Tag Archives: 1950s

We didn’t need a car

HMotte@SanbornHotel0001Daddy (Harold Motte, Sr.) enjoying Sunday afternoon visit with friend in the lobby of the Sanborn Hotel. Love those socks!

Florence was easy to get around in when I was growing up. We had a variety of transportation modes, car for out-of-town, bicycle for around-town, and feet for in-town. Kids and grownups alike did a lot of walking in those days.

Things were closer together then, homes, gas stations, grocery stores, fish markets, churches, parks, schools, theaters, the shopping district, everything. You needed a car if you were going out to the airport, out to Second Loop Road or out to Five Points, but if you went downtown, you walked.

Buying something too big to carry, like a sofa or refrigerator? The store would deliver it right to your door. Weekly groceries too. The A&P and Colonial Grocery Stores were both in the 200 block of West Evans with smaller, locally-owned grocery stores sprinkled around. If you weren’t driving a car, the clerk would bag up your purchases and a nice fellow would bring them home for you.

Harvey’s Thriftway would even take your order over the telephone and deliver it, if you couldn’t make it in to buy your meat and canned goods.

Milk from Coble Dairy was plopped down on our front step every morning bright and early, just like the morning paper. Pickup trucks loaded down with produce fresh from the farm drove throughout our neighborhood, just like the ice-cream man. Mama selected our cabbages and butter beans and tomatoes just a few yards from our own kitchen.

Need ice? An old-fashioned ice box occupied a spot in our kitchen for much of my younger years. The mule-drawn ice wagon, later the flatbed ice truck, stopped at our address to haul in whatever we needed for the week.

One of my earliest memories is strolling down Pine Street sidewalk, headed to Sunday School at First Baptist Church where Daddy was a member. Daddy walked on the street side in case a car came along and splashed a mud puddle or something and mother on the house side. I usually walked in front of them, skipping along in my white Mary Jane shoes and frilly white socks.

They encouraged my brother and me to keep our young feet on the sidewalk and off the neighbors’ lawns, and discouraged us from taking a minor detour to chase a neighborhood cat or squirrel. After Sunday School, we all walked another block to attend the 11:00 o’clock worship service at Central Methodist, where Mother was a member.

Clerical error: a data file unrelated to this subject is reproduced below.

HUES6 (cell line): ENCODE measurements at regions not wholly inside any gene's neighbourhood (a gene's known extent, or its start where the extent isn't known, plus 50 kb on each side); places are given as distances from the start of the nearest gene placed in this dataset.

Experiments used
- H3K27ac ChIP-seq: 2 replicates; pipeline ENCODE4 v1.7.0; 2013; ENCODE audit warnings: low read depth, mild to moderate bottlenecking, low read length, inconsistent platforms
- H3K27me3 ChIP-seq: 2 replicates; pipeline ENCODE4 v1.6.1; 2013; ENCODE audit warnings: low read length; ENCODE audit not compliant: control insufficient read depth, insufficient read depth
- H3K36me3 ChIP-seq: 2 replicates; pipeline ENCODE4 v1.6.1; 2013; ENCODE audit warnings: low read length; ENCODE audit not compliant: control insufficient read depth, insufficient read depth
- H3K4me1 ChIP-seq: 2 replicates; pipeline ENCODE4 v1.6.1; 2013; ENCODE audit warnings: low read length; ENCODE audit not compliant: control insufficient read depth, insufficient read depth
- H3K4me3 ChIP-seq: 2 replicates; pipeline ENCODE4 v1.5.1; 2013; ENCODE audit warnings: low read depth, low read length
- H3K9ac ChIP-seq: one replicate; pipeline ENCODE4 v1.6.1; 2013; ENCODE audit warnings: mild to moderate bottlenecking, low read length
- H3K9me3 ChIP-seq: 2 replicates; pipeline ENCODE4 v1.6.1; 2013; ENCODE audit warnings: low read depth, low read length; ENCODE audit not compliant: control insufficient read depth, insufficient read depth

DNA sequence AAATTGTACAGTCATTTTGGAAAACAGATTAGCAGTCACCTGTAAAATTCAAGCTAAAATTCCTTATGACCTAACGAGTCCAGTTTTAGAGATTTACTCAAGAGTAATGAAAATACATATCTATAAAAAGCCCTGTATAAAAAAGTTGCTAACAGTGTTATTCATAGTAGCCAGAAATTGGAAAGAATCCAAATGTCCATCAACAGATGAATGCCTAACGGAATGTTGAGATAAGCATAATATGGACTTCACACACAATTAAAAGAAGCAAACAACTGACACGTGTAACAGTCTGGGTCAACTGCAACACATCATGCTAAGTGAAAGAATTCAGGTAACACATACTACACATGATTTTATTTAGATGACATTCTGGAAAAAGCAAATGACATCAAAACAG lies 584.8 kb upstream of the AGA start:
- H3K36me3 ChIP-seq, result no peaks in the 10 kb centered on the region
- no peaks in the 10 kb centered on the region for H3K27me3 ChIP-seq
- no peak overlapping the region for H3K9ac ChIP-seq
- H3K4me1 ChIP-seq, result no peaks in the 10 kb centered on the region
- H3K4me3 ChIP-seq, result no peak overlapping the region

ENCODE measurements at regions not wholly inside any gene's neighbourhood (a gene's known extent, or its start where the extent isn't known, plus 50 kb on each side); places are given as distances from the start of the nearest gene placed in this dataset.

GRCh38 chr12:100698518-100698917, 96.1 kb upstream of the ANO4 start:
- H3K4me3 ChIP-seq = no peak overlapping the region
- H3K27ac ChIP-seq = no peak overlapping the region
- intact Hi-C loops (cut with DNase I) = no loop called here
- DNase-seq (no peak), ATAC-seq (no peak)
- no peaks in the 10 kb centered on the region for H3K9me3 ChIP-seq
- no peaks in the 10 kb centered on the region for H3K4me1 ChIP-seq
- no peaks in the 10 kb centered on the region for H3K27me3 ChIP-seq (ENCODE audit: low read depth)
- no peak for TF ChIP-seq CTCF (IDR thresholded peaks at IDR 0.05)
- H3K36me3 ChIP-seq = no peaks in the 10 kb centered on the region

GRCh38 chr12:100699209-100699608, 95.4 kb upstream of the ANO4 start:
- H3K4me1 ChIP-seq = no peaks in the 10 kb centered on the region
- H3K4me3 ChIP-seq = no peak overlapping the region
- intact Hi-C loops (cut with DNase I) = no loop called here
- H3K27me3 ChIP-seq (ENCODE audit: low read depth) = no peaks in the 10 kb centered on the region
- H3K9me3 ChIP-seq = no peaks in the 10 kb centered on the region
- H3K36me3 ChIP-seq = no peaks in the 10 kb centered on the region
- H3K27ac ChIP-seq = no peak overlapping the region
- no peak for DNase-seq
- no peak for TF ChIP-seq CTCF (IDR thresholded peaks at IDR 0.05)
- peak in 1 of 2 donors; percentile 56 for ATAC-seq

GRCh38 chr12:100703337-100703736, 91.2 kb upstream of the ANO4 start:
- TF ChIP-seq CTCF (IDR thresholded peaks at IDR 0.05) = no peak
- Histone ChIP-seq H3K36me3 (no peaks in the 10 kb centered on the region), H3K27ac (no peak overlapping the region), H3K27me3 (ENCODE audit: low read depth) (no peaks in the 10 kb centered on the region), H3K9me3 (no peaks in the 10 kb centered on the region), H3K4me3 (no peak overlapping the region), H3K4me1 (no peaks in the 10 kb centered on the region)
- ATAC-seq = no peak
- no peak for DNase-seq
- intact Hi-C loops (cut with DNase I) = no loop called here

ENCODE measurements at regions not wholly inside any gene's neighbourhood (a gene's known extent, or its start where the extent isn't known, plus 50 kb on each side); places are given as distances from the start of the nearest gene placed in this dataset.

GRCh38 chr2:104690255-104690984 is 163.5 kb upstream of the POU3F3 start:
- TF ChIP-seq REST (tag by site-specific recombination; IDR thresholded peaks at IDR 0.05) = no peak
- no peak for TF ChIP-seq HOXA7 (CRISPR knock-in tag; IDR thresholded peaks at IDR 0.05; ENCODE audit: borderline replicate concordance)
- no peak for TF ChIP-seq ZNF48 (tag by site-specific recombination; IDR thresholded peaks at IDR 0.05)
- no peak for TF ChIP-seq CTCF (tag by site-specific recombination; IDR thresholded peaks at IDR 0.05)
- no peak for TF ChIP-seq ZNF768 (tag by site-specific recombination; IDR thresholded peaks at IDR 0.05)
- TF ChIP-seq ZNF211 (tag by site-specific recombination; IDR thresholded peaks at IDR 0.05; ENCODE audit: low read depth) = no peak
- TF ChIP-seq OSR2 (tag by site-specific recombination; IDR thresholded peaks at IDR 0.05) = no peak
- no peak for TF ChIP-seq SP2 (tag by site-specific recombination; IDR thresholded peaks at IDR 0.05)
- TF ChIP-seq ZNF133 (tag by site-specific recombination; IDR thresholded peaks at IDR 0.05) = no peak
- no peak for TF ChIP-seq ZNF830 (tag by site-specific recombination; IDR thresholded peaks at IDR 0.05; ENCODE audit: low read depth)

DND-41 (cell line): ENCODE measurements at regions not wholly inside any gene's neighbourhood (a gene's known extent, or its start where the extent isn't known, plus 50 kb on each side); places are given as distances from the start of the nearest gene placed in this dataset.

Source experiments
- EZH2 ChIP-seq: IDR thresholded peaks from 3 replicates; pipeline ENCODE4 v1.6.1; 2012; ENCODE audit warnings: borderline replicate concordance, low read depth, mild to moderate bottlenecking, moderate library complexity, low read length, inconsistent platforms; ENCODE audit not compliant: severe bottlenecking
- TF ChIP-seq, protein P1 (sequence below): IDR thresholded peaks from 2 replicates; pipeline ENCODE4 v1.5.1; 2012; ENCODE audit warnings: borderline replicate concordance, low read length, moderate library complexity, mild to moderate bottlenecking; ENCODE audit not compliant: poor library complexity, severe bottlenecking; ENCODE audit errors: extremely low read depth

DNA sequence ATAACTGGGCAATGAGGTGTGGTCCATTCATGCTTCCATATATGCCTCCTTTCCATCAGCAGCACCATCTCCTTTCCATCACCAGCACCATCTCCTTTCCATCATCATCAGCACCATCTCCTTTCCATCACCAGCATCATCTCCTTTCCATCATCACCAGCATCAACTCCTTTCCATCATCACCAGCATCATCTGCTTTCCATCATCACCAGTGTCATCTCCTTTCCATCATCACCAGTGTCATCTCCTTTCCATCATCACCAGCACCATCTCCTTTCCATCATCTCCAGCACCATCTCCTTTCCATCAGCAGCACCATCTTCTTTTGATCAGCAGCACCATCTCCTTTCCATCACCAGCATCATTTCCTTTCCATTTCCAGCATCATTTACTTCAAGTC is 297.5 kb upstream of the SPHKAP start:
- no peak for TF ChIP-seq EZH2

BostonCafeSmallAll that walking naturally worked up an appetite, so after church we walked several more blocks to the Boston Cafe on Dargan Street. The few restaurants in downtown Florence were really busy on Sundays after church.

The Boston was one of our favorites, offering meat loaf and fried chicken and pork chops, butter beans and corn and string beans, dinner rolls, tea or coffee. Dessert might be vanilla pudding, chocolate cake, or lemon meringue pie.

We regularly saw a lot of Mama and Daddy’s friends there with their kids in tow and the low-back booths allowed easy conversation between families. If you cleaned your plate before Mama and Daddy were finished, you could go sit with a buddy in his booth and chat.

After lunch, the pace was a bit slower and this time the family split in two. Around the corner and up East Evans Street we would arrive at the Sanborn Hotel, where Daddy and Harold would sit in the great lobby and catch up on the week’s news with friend Sanborn Chase. (See photo above.)

Mother and I continued on, crossing East Evans Street to peruse the showcases in Belk’s before heading up one side of West Evans and down the other. We carefully examined every shop window. Dresses in Gladstone’s, shoes in Miller’s Bootery. Pocketbooks. Jewelry. Hardware. Men’s ties and suits.

Window displays changed every week and we needed to keep up with the newest merchandise, just in case we needed to come back and buy something in the near future. By the time we closed the circle back at the Sanborn, Daddy and Harold were ready to call it an afternoon. We might return home by a different route so we could check out somebody else’s lawn, or cat, or squirrel.

Families and kids walked other times, too, of course. There was always something entertaining to do, and sometimes getting there was part of the entertainment.

 

Rolling stores and locker plants

RollingStore1939TennesseeI tend to wait till my cats run out of food before I go grocery shopping. Of course, by then we’re nearly out of people food too and by the time I get everything checked off my list, my buggy is piled high.

Back at home I try to find a way to wedge more stuff into the freezer compartment of my refrigerator. Bags of broccoli, boxes of waffles, shrink-wrapped corn on the cob and trays of hamburger — try as I might they refuse to stack neatly. Oh well, maybe the air can circulate better if things aren’t too orderly.

I usually shop in the supermarket closest to home for convenience sake. I don’t have to drive too far, there’s a handy drug store, a gas station on the corner and even a Burger King in case I don’t want to cook some of that stuff I just bought.

I don’t have a separate food freezer in my condo, but I think about shopping for one every summer when all the fresh vegetables are on display at the Pee Dee Farmer’s Market.